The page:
Now Reading:

Life and death Romanian film 'Child's Pose' wins top Berlin prize


Life and death Romanian film 'Child's Pose' wins top Berlin prize

In partnership with

The Berlin Film Festival closed with a grand gala. Nineteen films were in competition this year, and the Golden Bear for Lifetime Achievement went to the French documentary film maker Claude Lanzmann.

Claude Lanzmann came to fame with his film ‘Shoah’ in 1985. It is almost 10 hours long, and took 11 years to make. Central to the film is a series of interviews with Holocaust survivors and visits to Holocaust sites

Chinese director Wong Kar-wai, this year’s president of the jury, outlined the process: “We have discussions every day, so we are not waiting for the last minute and the result we are all happy about it.”

The Golden Bear for Best Film went to Romanian film ‘Child’s Pose’ by Calin Peter Netzer.

Child’s Pose is about a difficult mother/ son relationship – Cornelia, a member of Romania’s upper class will do anything – including paying bribes – to save her son from prison after he kills a child when speeding in his car.

Calin Peter Netzer explained the inspiration: “The idea for this movie came when I was talking with my screenplay writer about our relationships with our mothers. It started there and then we added a lot of fiction.”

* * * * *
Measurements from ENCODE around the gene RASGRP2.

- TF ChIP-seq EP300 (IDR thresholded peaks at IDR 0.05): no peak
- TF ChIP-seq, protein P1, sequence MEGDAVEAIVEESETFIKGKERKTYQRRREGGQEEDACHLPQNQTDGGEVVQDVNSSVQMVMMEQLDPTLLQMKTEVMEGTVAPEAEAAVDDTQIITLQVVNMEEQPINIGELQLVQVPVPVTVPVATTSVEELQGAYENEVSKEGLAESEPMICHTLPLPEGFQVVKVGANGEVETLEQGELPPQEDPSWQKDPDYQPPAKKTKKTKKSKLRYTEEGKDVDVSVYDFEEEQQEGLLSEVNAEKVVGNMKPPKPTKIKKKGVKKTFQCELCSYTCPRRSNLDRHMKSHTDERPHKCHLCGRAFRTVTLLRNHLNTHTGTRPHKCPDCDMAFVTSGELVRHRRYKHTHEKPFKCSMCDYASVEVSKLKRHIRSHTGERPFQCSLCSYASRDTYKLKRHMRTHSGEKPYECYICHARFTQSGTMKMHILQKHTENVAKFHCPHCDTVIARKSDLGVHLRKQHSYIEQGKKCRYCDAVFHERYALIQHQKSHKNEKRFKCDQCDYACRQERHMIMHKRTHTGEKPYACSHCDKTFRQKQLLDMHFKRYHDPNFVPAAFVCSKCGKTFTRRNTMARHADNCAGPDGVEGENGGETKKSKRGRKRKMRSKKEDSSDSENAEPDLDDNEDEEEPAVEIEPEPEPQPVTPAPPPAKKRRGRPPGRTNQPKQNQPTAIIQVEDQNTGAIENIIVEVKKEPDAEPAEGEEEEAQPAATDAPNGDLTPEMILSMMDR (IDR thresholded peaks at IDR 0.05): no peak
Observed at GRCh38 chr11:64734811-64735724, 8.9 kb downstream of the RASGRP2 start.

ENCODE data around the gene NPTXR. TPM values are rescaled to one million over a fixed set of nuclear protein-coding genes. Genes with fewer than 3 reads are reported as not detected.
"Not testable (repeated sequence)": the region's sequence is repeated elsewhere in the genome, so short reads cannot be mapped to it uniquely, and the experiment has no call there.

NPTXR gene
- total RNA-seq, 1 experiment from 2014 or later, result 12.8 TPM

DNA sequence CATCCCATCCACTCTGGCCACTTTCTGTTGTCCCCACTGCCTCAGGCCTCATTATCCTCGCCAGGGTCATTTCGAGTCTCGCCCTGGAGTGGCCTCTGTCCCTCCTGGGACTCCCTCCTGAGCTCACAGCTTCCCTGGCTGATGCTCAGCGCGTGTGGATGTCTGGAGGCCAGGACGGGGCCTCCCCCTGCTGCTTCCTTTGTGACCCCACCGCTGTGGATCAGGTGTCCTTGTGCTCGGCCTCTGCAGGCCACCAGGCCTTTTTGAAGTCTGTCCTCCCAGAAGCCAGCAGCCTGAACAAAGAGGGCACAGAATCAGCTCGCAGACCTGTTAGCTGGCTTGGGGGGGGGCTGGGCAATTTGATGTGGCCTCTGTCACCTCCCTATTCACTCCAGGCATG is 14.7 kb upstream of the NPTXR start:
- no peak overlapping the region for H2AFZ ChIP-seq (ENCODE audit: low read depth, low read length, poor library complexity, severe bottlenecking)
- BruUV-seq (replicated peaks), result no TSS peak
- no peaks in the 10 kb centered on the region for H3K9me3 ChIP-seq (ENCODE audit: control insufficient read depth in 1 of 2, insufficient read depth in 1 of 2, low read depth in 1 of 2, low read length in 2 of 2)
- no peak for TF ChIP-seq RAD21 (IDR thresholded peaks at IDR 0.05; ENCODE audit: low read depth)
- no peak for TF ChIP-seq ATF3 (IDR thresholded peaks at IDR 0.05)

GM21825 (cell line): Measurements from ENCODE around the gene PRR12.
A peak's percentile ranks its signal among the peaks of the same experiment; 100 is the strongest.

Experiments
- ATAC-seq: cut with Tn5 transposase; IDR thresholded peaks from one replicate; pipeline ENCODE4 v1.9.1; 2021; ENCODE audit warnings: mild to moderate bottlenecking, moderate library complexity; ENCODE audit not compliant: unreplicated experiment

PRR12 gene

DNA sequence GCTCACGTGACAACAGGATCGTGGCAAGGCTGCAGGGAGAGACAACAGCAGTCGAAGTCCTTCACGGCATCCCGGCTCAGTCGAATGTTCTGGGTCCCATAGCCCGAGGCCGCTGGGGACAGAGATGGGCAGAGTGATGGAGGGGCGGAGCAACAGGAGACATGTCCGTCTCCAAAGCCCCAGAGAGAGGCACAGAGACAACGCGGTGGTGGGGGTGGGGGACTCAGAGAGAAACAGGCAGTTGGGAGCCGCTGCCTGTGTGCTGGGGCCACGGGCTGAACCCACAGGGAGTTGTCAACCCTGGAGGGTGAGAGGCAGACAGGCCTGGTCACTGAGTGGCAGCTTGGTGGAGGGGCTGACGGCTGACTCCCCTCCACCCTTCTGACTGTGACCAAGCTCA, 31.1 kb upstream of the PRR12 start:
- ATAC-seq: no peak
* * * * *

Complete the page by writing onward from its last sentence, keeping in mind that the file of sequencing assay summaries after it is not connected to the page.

The Silver Bear for Best Actress went to Paulina García for her performance in Sebastián Leilo’s film, Gloria.

Gloria’s children have left home, so to avoid being alone she plunges into a whirlwind of singles’ events.

Paulina García, responded to the award by saying: “I feel very honoured and I feel responsible. I am very touched. I think this award is an important step for the movie, for actors in my country and also for independent cinema in Chile.”

The Silver Bear for Best Actor went to amateur Nazif Mujic, playing himself in a gritty real-life drama, ‘An Episode in the Life of an Iron Picker’. The movie also won the jury’s Grand Prix.

‘An Episode In The Life of an Iron Picker’ is based on a real story of a Roma woman who was denied life-saving surgery until she could pay for it.

Director Danis Tanovic, who won an Oscar in 2001 for his Balkan war drama ‘No Man’s Land’ even convinced the family of some of the doctors to play themselves in the low budget production.

He said: “I didn’t know much about Roma people, apart from when they wash your windshield or ask for money in the street. So I was kind of grateful when I went and meet these people and spent time with them. They are just people like you and me, they want to live their lives, they want to send their kids to school, they want to make money, possibly travel. We all want the same things and there is something deeply, deeply wrong in the system and we should discuss it.”

Next Article